Recipe Math

- The same formula works when you are decreasing a recipe.
- Suppose a tuna casserole recipe you have makes 12 servings. How would you adjust it to make 4?

Recipe Math

- The equation would look like this:

Magic number =

the number to multiply each ingredient by

Recipe Math

Multiply the amount of each ingredient of the tuna casserole recipe by the “magic number” 0.33.

Recipe Math

- When adjusting a recipe, you may sometimes need to convert a measurement to an equivalent amount.
- Suppose the recipe for tuna casserole calls for ½ cup of milk.
- If you multiply ½ by 1/3, you get 1/6 cup. You don’t have a 1/6 cup measuring tool!

Recipe Math

- Begin by converting the ½ cup into tablespoons. Look at the Volume Equivalent Table you have.
- One cup equals 16 tablespoons, so ½ cup equals 8 tablespoons.

Recipe Math

- Now you can multiply the 8 tablespoons by 1/3:

Recipe Math

- Now what do you do with the 2/3 of a tablespoon?
- Three teaspoons equal 1 tablespoon.
- You can convert the 2/3 Tbsp into 2 teaspoons.

Recipe Math

- Sometimes an amount can’t be decreased easily.
- You might end up with an amount like ½ an egg. What should you do then?

Recipe Math

- With mixtures such as casseroles, stews, salads or soups, exact amounts usually aren’t critical.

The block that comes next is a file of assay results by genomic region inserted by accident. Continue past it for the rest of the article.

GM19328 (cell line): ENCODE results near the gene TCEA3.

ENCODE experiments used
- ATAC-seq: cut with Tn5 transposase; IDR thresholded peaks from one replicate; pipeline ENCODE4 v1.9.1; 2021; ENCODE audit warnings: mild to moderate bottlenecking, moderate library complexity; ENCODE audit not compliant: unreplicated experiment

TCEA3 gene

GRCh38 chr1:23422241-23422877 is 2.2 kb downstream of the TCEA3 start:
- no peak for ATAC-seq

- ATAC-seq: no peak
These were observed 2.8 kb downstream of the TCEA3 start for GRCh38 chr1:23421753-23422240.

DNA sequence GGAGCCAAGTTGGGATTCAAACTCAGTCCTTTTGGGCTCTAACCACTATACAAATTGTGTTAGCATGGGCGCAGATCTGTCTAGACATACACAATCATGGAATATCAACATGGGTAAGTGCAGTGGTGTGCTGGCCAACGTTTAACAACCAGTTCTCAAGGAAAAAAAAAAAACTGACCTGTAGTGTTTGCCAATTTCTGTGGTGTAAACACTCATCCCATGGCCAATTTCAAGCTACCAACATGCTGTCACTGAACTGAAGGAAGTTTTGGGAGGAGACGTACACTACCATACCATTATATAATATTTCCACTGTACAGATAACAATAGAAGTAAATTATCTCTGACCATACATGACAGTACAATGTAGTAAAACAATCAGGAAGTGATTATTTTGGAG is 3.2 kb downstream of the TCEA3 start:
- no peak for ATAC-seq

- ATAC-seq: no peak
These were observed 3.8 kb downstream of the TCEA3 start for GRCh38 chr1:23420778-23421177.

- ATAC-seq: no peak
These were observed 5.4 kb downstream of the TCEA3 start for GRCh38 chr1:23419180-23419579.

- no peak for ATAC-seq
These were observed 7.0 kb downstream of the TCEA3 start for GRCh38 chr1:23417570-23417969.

- You could probably use a whole egg instead of half with good results.

Recipe Math

- Baked goods such as cookies, cakes or breads depend on exact amounts.
- If you have to round off amounts or can only change some of the ingredients, the recipe maynot turn out.

Recipe Math

- If a recipe can’t be increased or decreased easily, think of another way to solve the problem.
- How might you solve the problem?

Recipe Math

- Instead of trying to prepare half of a recipe, you might prepare the entire amount and freeze half to use later.

Recipe Math

- Kowtaluk, H. (2001). Discovering food and nutrition. 6th ed. New York: Glencoe McGraw-Hill.
- (n.d.). Retrieved Feb. 26, 2005, from http://images.amazon.com/images/P/B00004RHQ8.01.LZZZZZZZ.jpg.
- (n.d.). Retrieved Feb. 26, 2005, from http://fantes.com/images/7176-2measuring_cups.jpg.
- (n.d.). Retrieved Feb. 26, 2005, from http://rosemania.com/shopsite_sc/store/html/media/MeasuringSpoons.jpg.
- (n.d.). Retrieved Feb. 26, 2005, from http://www.ogormans.co.uk/images/scales.jpg.
- (n.d.). Retrieved Feb. 26, 2005, from http://www.ogormans.co.uk/images/scales.jpg.

Recipe Math

- (n.d.). Retrieved Dec. 17, 2004, from http://www.spaghetti.it/images/spaghetti-b.jpg.
- (n.d.). Retrieved Feb. 26, 2005, from http://www.maggiemoosrichmond.com/cakes-oreo.jpg.
- (n.d.). Retrieved Dec. 17, 2004, fromhttp://www.panerabread.com/menu_breads.aspx.
- (n.d.). Clip Art. Retrieved Feb. 26, 2005, from
- http://office.microsoft.com/clipart/default.aspx?lc=en-us.
- (n.d.). Retrieved Dec. 17, 2004, fromhttp://graphics.jsonline.com/graphics/owlive/img/jan04/soup_peanut_012104_big.jpg.
- (n.d.). Retrieved Dec. 17, 2004, fromhttp://www.beechenhill.co.uk/newimages/large/dovedalebeefstew.jpg.

Recipe Math